The temperatures are hot. The kids are out of school. It's officially summer! And with summer, say goodbye to your daily routine and hello to possible chaos. This sentiment especially rings true if you have gone through a divorce and have to worry about child-custody agreements.
It's no surprise that summer vacations can often lead to a fight with your former spouse about where and when you take your children away for the summer. It's not fun for you or your ex, and it's certainly not fun for your children. Here are a few tips to consider to ensure your summer vacation plans don't get ruined. Child custody in the summertime doesn't have to get ugly!
1. Plan a vacation schedule
Unleash your type A personality and amicably meet with your former spouse to discuss and create a vacation schedule. By doing so, each party can voice his or her wants and desires and respond to concerns immediately. Once decided, stick to the plan.
2. Use open communication
If you have to defer from your agreed upon vacation schedule, by all means notify the other parent ASAP -- don't just leave! It's always a good idea to notify the other parent of your vacation plans or if those plans change. If for some reason or another you have decided not to tell the other parent of your plans (where, how long, how to be reached, etc.), be prepared for the other parent to possibly bring legal action against you. The courts will want a detailed explanation as to why you won't give up the information, and a judge will typically order a parent to divulge vacation plans for safety reasons, unless there is a compelling reason not to.
3. Consider mediation
Sometimes the best way to resolve summer vacation disputes is to mediate your differences in front of a neutral decision-maker. This is especially true if you know you and your ex have a volatile relationship. If you do, choose a different path and bring in a mediator to help come to an agreement. Either ex-spouse can hire a private mediator, or each party can hire a child-custody lawyer and resolve their disputes without going to court. If it helps to have a third party in place, than it's worth the added expense for less headache in the long run.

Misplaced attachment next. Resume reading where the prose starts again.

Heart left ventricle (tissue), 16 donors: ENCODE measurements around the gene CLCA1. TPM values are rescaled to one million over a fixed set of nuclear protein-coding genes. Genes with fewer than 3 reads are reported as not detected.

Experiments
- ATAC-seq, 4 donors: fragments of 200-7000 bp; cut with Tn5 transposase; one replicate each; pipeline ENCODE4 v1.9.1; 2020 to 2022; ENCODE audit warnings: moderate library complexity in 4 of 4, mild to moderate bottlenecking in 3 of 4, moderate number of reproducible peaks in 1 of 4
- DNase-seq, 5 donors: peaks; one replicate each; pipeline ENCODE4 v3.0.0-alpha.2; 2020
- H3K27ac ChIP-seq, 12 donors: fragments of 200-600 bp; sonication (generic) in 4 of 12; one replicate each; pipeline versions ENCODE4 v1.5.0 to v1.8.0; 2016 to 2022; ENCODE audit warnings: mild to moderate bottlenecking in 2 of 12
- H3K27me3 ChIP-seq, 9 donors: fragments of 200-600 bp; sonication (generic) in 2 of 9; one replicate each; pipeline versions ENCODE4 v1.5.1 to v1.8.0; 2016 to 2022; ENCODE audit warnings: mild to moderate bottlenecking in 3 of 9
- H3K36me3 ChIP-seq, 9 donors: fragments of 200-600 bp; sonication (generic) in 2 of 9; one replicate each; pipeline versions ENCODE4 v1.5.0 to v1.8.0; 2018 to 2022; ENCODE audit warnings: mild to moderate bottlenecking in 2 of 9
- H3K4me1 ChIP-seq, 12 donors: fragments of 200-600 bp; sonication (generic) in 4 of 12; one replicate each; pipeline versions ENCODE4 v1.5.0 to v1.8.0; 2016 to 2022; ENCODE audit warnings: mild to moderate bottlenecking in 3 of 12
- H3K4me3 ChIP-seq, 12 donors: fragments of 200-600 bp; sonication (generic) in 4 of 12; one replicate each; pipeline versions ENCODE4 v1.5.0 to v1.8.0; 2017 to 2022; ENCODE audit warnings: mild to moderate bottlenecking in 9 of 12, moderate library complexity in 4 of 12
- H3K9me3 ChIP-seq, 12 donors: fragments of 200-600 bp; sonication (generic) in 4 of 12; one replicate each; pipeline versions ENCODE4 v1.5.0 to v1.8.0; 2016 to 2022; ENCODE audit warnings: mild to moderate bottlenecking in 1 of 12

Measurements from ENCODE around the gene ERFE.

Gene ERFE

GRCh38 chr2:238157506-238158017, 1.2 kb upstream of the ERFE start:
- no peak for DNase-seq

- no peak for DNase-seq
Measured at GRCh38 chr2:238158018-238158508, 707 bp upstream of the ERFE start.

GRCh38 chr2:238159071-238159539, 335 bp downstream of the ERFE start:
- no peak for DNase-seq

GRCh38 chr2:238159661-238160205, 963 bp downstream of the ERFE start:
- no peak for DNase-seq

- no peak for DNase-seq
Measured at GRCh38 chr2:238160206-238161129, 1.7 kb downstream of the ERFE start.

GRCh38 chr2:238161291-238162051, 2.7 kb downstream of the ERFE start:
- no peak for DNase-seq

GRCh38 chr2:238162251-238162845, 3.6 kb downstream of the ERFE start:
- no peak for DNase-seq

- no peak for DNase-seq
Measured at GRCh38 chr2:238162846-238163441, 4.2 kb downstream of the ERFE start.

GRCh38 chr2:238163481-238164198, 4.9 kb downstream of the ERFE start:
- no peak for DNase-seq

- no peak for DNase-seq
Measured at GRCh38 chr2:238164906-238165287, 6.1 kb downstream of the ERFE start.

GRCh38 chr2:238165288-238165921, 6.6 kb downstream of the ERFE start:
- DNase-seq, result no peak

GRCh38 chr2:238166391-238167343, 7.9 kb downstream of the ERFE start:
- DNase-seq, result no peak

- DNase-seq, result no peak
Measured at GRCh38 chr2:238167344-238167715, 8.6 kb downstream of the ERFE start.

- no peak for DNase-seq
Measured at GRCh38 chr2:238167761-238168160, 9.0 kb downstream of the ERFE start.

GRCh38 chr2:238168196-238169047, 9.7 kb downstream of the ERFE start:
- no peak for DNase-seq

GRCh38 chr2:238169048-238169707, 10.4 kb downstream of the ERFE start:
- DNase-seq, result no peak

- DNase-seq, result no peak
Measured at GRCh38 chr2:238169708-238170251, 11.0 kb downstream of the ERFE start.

4. Set a court date
The last and final option would be to get the courts involved. Often in separation and divorce agreements, the following are set forth:
- The amount of vacation time each parent is allocated
- The amount of notice each parent must give the other one (e.g., they can't spring a trip at the last minute -- at least a few weeks notice is required)
In addition, many agreements limit the travel locations, and the scope of travel may be more limited when the children are younger.
If you desire to have a court ruling regarding your child's vacation schedule, then plan accordingly. Create the agreement as far in advance as possible so the court can approve the plan and make it legally binding. Often, this agreement, if approved by a court, can replace a regular child-custody agreement during summer time.
If no summer vacation agreement is in place, child-custody agreements generally allow a parent to take a child wherever she or he chooses, as long as the child is not in danger and there aren't any other restrictions. If this worries you, take the extra precautionary steps and make it legal. After all, the last thing you want to do is find yourself with an unwanted court date instead of going to that trip to Disney World because you and your ex could not come to an agreement.
Keep these tips in mind this summer when planning your child's summer vacation and you're sure to have a successful summer break with less headache, less worry and a lot more fun in the sun!